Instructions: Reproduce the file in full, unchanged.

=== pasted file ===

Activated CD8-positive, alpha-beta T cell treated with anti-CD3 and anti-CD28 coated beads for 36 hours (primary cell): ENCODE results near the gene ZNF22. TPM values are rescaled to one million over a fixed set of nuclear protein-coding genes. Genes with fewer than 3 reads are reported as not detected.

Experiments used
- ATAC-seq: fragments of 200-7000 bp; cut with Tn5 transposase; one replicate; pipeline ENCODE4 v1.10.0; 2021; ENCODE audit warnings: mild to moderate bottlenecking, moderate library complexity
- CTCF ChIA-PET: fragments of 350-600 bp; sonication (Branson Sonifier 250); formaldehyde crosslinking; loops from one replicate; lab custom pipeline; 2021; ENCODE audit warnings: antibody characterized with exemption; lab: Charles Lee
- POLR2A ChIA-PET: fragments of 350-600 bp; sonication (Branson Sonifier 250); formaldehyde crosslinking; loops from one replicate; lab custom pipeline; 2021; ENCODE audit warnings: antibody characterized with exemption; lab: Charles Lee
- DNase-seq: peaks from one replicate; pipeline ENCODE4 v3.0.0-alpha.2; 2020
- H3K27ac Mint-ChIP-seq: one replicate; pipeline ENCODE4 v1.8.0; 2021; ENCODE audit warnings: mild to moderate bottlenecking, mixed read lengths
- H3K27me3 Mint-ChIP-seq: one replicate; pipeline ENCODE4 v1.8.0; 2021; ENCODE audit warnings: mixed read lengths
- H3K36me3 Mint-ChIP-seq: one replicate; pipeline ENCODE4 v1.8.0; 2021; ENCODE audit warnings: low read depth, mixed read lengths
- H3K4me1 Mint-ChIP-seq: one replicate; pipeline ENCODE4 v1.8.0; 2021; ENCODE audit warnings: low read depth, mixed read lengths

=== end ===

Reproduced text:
Activated CD8-positive, alpha-beta T cell treated with anti-CD3 and anti-CD28 coated beads for 36 hours (primary cell): ENCODE results near the gene ZNF22. TPM values are rescaled to one million over a fixed set of nuclear protein-coding genes. Genes with fewer than 3 reads are reported as not detected.

Experiments used
- ATAC-seq: fragments of 200-7000 bp; cut with Tn5 transposase; one replicate; pipeline ENCODE4 v1.10.0; 2021; ENCODE audit warnings: mild to moderate bottlenecking, moderate library complexity
- CTCF ChIA-PET: fragments of 350-600 bp; sonication (Branson Sonifier 250); formaldehyde crosslinking; loops from one replicate; lab custom pipeline; 2021; ENCODE audit warnings: antibody characterized with exemption; lab: Charles Lee
- POLR2A ChIA-PET: fragments of 350-600 bp; sonication (Branson Sonifier 250); formaldehyde crosslinking; loops from one replicate; lab custom pipeline; 2021; ENCODE audit warnings: antibody characterized with exemption; lab: Charles Lee
- DNase-seq: peaks from one replicate; pipeline ENCODE4 v3.0.0-alpha.2; 2020
- H3K27ac Mint-ChIP-seq: one replicate; pipeline ENCODE4 v1.8.0; 2021; ENCODE audit warnings: mild to moderate bottlenecking, mixed read lengths
- H3K27me3 Mint-ChIP-seq: one replicate; pipeline ENCODE4 v1.8.0; 2021; ENCODE audit warnings: mixed read lengths
- H3K36me3 Mint-ChIP-seq: one replicate; pipeline ENCODE4 v1.8.0; 2021; ENCODE audit warnings: low read depth, mixed read lengths
- H3K4me1 Mint-ChIP-seq: one replicate; pipeline ENCODE4 v1.8.0; 2021; ENCODE audit warnings: low read depth, mixed read lengths